“At this rate hundreds of former Conn clients either have or will have gone through hearings without their files,” he said.
The government also can’t sell Conn’s old office until the files are out of it.

DurationĂ‚ 2:33
Becoming ‘Mr. Social Security’: The bizarre story of fugitive lawyer Eric Conn
Fugitive lawyer Eric C. Conn was convicted in a fraud scheme that could have cost the government more than $550 million in Social Security payments. Here's how the onetime king of Eastern Kentucky disability cases ended up on the FBI's most-wanted

Read more here: https://www.kentucky.com/news/state/article218390780.html#storylink=cpy

Friday, September 7, 2018

SSA Judge Commits Suicide

'It Wasn't Pleasant': Retired Miami Judge Criticizes Social Security Judicial System After Former Colleague's Suicide

Retired Social Security judge Thomas Snook, Miami. Courtesy photo.
A former colleague of Judge Timothy Maher, a federal jurist who shot himself with a rifle Aug. 24 after a prolonged standoff with police, is speaking out about events leading to the incident.
“He wasn’t some maniac running around,” retired Social Security Judge Thomas Snook said about Maher, who had been arrested days earlier on a charge of aggravated assault with a firearm after a domestic dispute at a home in El Portal. “I was very disappointed to read that he wasn’t Baker Acted.”
Snook, who was appointed to Miami’s Social Security office in 1997 and retired two years ago, took to social media, with a post on Facebook.

“I hope someone will investigate SSA culpability in this tragedy so it does not happen again,” he  wrote. “Please share.”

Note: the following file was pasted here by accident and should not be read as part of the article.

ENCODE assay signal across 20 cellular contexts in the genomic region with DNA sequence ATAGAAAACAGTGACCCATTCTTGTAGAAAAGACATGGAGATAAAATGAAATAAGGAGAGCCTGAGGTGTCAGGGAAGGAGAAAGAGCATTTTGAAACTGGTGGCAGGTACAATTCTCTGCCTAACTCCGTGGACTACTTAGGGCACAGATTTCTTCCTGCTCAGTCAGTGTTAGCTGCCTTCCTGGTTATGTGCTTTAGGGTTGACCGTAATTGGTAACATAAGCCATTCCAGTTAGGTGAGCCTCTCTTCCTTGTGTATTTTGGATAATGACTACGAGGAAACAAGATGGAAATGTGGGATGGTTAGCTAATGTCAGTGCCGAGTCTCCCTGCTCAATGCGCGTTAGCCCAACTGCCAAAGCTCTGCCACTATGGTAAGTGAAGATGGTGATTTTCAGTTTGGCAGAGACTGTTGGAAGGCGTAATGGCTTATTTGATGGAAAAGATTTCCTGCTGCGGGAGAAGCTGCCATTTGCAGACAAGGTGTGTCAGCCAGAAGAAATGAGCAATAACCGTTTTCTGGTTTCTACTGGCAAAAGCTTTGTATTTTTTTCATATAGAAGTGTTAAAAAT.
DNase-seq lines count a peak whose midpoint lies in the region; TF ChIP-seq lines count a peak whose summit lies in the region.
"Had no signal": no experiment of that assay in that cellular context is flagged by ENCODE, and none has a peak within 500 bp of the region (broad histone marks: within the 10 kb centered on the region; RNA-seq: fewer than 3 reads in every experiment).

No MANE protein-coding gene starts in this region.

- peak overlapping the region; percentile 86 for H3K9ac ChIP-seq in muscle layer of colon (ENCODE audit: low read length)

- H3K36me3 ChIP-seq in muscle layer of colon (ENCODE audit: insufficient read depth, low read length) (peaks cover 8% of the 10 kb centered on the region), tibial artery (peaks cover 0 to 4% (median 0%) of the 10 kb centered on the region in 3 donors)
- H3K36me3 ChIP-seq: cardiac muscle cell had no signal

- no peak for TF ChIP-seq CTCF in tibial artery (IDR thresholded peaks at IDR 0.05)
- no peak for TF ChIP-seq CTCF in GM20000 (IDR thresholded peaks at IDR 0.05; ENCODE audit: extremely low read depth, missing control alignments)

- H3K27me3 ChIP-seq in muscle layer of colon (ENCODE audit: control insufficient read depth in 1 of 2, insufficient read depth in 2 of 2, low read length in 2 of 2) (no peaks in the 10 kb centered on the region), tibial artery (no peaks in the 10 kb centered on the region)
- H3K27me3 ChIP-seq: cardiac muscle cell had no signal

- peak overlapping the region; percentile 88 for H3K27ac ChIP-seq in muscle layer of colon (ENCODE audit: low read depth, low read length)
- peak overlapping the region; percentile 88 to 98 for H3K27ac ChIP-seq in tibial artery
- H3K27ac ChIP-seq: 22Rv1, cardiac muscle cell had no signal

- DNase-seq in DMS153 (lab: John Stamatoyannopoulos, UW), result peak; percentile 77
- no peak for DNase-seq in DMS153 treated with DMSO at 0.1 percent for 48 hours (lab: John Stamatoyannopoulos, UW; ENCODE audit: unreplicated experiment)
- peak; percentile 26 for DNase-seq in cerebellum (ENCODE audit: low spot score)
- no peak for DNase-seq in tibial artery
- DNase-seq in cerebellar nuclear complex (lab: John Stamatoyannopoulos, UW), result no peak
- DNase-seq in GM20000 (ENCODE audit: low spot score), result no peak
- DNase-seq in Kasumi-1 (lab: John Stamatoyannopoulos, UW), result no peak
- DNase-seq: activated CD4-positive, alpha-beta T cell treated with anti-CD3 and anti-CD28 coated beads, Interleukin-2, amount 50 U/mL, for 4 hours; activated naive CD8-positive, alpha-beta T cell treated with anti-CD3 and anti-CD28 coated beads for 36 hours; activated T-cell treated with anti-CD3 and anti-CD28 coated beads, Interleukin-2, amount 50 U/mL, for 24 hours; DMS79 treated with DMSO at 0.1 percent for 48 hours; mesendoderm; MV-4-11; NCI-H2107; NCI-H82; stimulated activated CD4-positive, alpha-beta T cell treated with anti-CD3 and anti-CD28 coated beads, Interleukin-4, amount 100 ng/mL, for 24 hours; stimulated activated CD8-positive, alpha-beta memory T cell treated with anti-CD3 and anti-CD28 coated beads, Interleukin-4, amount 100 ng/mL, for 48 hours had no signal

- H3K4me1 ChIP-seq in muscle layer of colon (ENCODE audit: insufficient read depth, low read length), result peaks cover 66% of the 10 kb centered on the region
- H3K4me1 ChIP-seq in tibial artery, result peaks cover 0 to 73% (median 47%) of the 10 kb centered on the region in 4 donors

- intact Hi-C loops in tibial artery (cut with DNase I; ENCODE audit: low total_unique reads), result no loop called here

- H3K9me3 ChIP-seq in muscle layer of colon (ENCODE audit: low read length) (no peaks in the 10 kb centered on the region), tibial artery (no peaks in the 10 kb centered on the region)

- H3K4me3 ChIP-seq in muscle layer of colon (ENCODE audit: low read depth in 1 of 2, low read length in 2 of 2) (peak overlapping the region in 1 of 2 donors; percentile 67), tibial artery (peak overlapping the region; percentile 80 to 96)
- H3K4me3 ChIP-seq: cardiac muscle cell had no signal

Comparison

“I am angry right now that a friend has needlessly died,” Snook’s post continued. “But I am more angry at how the Social Security Administration mishandled this tragic situation.”
The Social Security Administration did not respond to requests for comment by deadline.
“I felt helpless in seeing this turn from a tragic situation that could have been remedied into a death spiral,” Snook told the Daily Business Review.

Related: Federal Judge Kills Himself in Standoff With Police

Maher’s personal issues arose from beyond the courthouse, and it’s since been reported by the Miami Herald that he owned more than 50 guns and had a “hit list.
But Snook said that wasn’t the side of the judge that he knew.
Miami-Dade County Administrative Law Judge Timothy Maher. Photo courtesy of Miami-Dade courts.
“He was a decent, honorable, good judge, who needed some help and had some severe personal problems, so I was very sorry and angry to see that he died,” Snook said.
Snook’s anger is predominantly directed at the Social Security operation, which he feels ”is not a good model for a judicial system.”
He said the agency is home to a huge backlog of cases.
“That certainly played into my decision to retire,” Snook said.
When he left the bench, judges were “working toward” 50 hearings a month.
“The agency was putting more pressure on the judges to put out more cases,” Snook said. “Well, the judges aren’t the only person on the conveyor belt. But that’s unfortunately the way the agency looked at it, as a productivity issue, when you have to judge each case individually.”
Snook said he and Maher were among an “overwhelming number” of disability judges who weren’t able to retain staff because they were members of a union, the Association of Administrative Law Judges.
“In order to be a union member no one can work for you. It’s a very strange situation,” Snook said.